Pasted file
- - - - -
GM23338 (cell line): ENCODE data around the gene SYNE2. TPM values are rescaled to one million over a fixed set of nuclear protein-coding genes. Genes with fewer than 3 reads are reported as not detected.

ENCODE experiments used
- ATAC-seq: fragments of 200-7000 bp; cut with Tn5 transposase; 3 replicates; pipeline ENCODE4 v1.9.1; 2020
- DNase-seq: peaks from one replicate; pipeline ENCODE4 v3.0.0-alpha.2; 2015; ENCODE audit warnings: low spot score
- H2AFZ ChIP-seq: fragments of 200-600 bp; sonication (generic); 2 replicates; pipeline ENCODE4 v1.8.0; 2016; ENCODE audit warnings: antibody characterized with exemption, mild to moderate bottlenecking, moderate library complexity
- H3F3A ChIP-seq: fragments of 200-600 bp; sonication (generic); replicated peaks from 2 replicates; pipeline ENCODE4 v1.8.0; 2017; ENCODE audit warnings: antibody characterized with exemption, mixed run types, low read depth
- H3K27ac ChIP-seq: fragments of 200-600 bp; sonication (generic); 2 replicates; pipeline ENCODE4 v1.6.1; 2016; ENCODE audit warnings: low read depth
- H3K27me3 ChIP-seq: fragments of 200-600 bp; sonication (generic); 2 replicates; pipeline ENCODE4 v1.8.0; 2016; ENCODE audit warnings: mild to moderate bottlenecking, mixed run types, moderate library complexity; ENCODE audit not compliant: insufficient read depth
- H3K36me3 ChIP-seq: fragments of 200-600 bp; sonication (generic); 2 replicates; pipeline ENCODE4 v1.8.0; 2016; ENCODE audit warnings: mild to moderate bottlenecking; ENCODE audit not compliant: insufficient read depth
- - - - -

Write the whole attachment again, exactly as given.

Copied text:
GM23338 (cell line): ENCODE data around the gene SYNE2. TPM values are rescaled to one million over a fixed set of nuclear protein-coding genes. Genes with fewer than 3 reads are reported as not detected.

ENCODE experiments used
- ATAC-seq: fragments of 200-7000 bp; cut with Tn5 transposase; 3 replicates; pipeline ENCODE4 v1.9.1; 2020
- DNase-seq: peaks from one replicate; pipeline ENCODE4 v3.0.0-alpha.2; 2015; ENCODE audit warnings: low spot score
- H2AFZ ChIP-seq: fragments of 200-600 bp; sonication (generic); 2 replicates; pipeline ENCODE4 v1.8.0; 2016; ENCODE audit warnings: antibody characterized with exemption, mild to moderate bottlenecking, moderate library complexity
- H3F3A ChIP-seq: fragments of 200-600 bp; sonication (generic); replicated peaks from 2 replicates; pipeline ENCODE4 v1.8.0; 2017; ENCODE audit warnings: antibody characterized with exemption, mixed run types, low read depth
- H3K27ac ChIP-seq: fragments of 200-600 bp; sonication (generic); 2 replicates; pipeline ENCODE4 v1.6.1; 2016; ENCODE audit warnings: low read depth
- H3K27me3 ChIP-seq: fragments of 200-600 bp; sonication (generic); 2 replicates; pipeline ENCODE4 v1.8.0; 2016; ENCODE audit warnings: mild to moderate bottlenecking, mixed run types, moderate library complexity; ENCODE audit not compliant: insufficient read depth
- H3K36me3 ChIP-seq: fragments of 200-600 bp; sonication (generic); 2 replicates; pipeline ENCODE4 v1.8.0; 2016; ENCODE audit warnings: mild to moderate bottlenecking; ENCODE audit not compliant: insufficient read depth